Then the cavalry slams into us, colliding with so much force that the whole front rank is pushed back several paces. The noise is tremendous, deafening. The impact makes my very teeth rattle. But we hold the line, and our shield wall doesn’t break, and the spear-hafts shake as they’re thrust forward to pierce faces and chests and necks. The archers let off volleys at almost point-blank range.
When you fight enough battles, eventually you start getting some kind of gut feeling, almost like a sixth sense, that tells you when it’s time to take the initiative and switch from defense to attack. I get that feeling now, and so do my brothers and sisters beside me. I can see it in their eyes.
Lantharion feels it too. Phweet goes the whistle and crack goes the ripping thunder. “FRONT LINE…PUSH!”
I snap my shield to the right in a scything arc, slamming into horse and rider with crushing force. The animal’s front legs break with an audible crunch and the Easterling in the saddle is sent sprawling. A spear takes him through the chest as he tries to get to his feet. A moment later, my sword pierces the heart of his mount. A mercy kill, I think to myself. The horse would have died either way.
The thin red line, the Red Company, advances a pace over the bodies of the fallen.
The order comes again. “ARCHERS…LOOSE!”
Again the arrows fly. Pandemonium among the Easterlings. Their charge devolves into a disorganized melee.
“FRONT LINE! READY, AND…PUSH!"
A collective cry of exertion. The shields snap out and the spears and swords stab, and more Easterlings die. Another step forward. How many lives lost for it?
"ADVANCE! ADVANCE! FORWARD!"
Again and again. The same old terrible song. It seems to go on forever, until suddenly the Elf next to you is shaking your shoulder, telling you it’s over, you’ve won again, the enemy is fleeing or dead.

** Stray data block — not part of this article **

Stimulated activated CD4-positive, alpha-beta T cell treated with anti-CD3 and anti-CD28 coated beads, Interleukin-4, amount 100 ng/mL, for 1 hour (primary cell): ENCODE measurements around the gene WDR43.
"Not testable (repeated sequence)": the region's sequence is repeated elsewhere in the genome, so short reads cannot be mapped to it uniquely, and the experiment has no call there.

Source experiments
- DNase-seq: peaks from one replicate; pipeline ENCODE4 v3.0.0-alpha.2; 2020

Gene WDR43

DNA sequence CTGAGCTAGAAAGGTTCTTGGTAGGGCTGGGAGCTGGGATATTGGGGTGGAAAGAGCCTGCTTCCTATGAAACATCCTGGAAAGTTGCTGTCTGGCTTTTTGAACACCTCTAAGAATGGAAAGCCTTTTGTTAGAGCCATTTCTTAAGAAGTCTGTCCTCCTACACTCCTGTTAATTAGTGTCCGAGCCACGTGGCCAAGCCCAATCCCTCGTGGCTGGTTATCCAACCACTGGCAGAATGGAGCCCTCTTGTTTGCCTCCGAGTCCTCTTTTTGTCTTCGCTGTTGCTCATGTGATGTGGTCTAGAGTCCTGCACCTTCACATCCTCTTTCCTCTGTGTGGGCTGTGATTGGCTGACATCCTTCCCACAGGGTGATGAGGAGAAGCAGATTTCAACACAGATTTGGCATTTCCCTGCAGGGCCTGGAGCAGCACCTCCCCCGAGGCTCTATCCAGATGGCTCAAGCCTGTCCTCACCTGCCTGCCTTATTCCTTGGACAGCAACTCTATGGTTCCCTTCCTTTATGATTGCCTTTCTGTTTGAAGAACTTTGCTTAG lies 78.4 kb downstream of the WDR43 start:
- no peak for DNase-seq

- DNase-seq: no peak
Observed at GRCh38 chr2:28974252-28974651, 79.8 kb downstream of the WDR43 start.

But that moment hasn't come yet. Easterlings don’t break easy. This will be a long slog.
During those long grueling hours, you try to ignore how heavy your limbs feel, how tired you are or how the gore makes you sick to your stomach. You have to ignore it all, because in the midst battle, none of it matters.
You have to keep going. Take the field. Drive them back. Destroy the enemy. Advance over the bodies of those you’ve killed, look for new enemies to slay, die if you have to…but win.
Push. Loose arrows. Push. Advance.
The carnage. The ground is so slick with blood and mud that I nearly trip and fall flat on my armored face.
This is my world, I realize.
Crows have already begun to circle overhead. Every now and again some of them alight on the bodies of those who have fallen, landing like scraps of ragged dark cloth to feast on the flesh of both the dead and the dying. Their caws sound like the mocking laughter of demons. The gently rolling ground blazes with sheets of errant flame, and as far as I can see there is only death, mile upon mile of total devastation. Here and there tattered banners still flap forlornly in a gale-force wind that carries that damn smell with it, hot and thick and cloying.
Whoever wins the war for Middle Earth will be lord over ashes.
Did I have a life before I took the red cloak? Before we, all of us, found ourselves fighting in the front lines of this cataclysm? What were we, before the war found us? Were we carpenters, or smiths, or farmers?
Some of us don’t even remember. Those that do cling to those memories and try not to think what the conflict has made them become.
The Red Company keeps advancing, the Easterlings keep retreating, and the war grinds on.